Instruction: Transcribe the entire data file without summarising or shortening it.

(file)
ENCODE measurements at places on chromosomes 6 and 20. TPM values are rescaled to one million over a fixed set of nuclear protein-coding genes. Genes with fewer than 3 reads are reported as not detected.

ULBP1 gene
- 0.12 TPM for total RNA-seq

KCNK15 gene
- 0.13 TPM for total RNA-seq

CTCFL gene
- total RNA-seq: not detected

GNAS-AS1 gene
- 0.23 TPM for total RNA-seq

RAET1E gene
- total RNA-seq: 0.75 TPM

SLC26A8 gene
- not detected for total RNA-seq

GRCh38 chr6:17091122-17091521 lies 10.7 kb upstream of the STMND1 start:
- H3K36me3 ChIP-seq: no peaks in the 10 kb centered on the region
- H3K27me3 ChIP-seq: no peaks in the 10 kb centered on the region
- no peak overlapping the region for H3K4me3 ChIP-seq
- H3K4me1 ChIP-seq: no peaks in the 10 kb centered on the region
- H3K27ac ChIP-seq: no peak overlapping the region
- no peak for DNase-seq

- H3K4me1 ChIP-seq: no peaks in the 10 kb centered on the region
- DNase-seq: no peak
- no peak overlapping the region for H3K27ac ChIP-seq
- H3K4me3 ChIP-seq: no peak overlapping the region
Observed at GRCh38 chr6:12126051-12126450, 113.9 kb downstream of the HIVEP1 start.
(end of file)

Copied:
ENCODE measurements at places on chromosomes 6 and 20. TPM values are rescaled to one million over a fixed set of nuclear protein-coding genes. Genes with fewer than 3 reads are reported as not detected.

ULBP1 gene
- 0.12 TPM for total RNA-seq

KCNK15 gene
- 0.13 TPM for total RNA-seq

CTCFL gene
- total RNA-seq: not detected

GNAS-AS1 gene
- 0.23 TPM for total RNA-seq

RAET1E gene
- total RNA-seq: 0.75 TPM

SLC26A8 gene
- not detected for total RNA-seq

GRCh38 chr6:17091122-17091521 lies 10.7 kb upstream of the STMND1 start:
- H3K36me3 ChIP-seq: no peaks in the 10 kb centered on the region
- H3K27me3 ChIP-seq: no peaks in the 10 kb centered on the region
- no peak overlapping the region for H3K4me3 ChIP-seq
- H3K4me1 ChIP-seq: no peaks in the 10 kb centered on the region
- H3K27ac ChIP-seq: no peak overlapping the region
- no peak for DNase-seq

- H3K4me1 ChIP-seq: no peaks in the 10 kb centered on the region
- DNase-seq: no peak
- no peak overlapping the region for H3K27ac ChIP-seq
- H3K4me3 ChIP-seq: no peak overlapping the region
Observed at GRCh38 chr6:12126051-12126450, 113.9 kb downstream of the HIVEP1 start.